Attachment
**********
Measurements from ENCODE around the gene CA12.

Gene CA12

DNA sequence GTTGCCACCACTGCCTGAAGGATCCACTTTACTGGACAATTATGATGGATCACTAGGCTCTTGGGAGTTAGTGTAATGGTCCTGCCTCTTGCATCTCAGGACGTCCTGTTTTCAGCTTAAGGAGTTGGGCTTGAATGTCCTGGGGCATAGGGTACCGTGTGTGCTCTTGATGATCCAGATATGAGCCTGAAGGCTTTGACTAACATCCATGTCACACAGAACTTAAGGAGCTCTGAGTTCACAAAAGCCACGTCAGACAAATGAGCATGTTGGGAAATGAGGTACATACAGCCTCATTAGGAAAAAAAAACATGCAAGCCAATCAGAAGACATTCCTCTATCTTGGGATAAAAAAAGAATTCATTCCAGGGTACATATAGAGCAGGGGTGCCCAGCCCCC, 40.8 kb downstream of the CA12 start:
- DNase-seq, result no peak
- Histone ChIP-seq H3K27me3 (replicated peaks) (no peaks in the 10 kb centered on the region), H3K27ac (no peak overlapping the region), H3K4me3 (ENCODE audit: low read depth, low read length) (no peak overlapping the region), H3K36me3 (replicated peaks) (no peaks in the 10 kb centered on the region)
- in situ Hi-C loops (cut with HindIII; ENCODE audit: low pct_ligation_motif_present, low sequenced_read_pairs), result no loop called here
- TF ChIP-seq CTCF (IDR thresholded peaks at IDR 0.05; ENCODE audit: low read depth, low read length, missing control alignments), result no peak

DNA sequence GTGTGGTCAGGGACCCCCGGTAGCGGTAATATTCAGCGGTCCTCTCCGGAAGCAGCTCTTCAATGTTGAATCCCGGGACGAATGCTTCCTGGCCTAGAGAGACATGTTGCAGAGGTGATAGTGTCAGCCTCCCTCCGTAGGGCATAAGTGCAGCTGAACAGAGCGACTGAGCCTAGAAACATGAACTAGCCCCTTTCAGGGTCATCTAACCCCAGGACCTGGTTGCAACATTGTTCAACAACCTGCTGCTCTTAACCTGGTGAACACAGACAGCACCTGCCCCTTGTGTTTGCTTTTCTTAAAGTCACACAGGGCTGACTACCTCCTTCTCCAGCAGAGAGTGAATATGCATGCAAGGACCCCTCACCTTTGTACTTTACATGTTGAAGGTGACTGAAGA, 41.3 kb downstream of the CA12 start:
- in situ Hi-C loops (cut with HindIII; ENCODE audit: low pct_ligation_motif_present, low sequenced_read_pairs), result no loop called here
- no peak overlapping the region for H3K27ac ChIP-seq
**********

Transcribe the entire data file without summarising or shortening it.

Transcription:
Measurements from ENCODE around the gene CA12.

Gene CA12

DNA sequence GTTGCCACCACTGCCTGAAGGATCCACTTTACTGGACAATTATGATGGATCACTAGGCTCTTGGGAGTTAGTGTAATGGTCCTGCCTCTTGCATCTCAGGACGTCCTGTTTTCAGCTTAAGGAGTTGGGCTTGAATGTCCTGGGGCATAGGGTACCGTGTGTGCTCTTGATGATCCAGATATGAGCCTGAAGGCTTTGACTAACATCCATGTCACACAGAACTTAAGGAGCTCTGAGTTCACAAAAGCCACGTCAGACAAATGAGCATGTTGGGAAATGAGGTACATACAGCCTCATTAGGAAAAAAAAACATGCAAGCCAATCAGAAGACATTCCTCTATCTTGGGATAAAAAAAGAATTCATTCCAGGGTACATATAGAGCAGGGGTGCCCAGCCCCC, 40.8 kb downstream of the CA12 start:
- DNase-seq, result no peak
- Histone ChIP-seq H3K27me3 (replicated peaks) (no peaks in the 10 kb centered on the region), H3K27ac (no peak overlapping the region), H3K4me3 (ENCODE audit: low read depth, low read length) (no peak overlapping the region), H3K36me3 (replicated peaks) (no peaks in the 10 kb centered on the region)
- in situ Hi-C loops (cut with HindIII; ENCODE audit: low pct_ligation_motif_present, low sequenced_read_pairs), result no loop called here
- TF ChIP-seq CTCF (IDR thresholded peaks at IDR 0.05; ENCODE audit: low read depth, low read length, missing control alignments), result no peak

DNA sequence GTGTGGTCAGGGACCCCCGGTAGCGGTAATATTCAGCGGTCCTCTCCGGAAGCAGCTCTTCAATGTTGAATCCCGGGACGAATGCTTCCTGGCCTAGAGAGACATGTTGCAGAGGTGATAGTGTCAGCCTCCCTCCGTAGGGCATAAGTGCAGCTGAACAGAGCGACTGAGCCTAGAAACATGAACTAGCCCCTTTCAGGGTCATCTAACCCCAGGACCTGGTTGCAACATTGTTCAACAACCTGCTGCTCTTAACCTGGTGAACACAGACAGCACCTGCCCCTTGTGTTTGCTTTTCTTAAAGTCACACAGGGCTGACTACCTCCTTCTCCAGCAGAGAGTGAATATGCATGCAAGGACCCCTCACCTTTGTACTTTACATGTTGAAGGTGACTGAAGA, 41.3 kb downstream of the CA12 start:
- in situ Hi-C loops (cut with HindIII; ENCODE audit: low pct_ligation_motif_present, low sequenced_read_pairs), result no loop called here
- no peak overlapping the region for H3K27ac ChIP-seq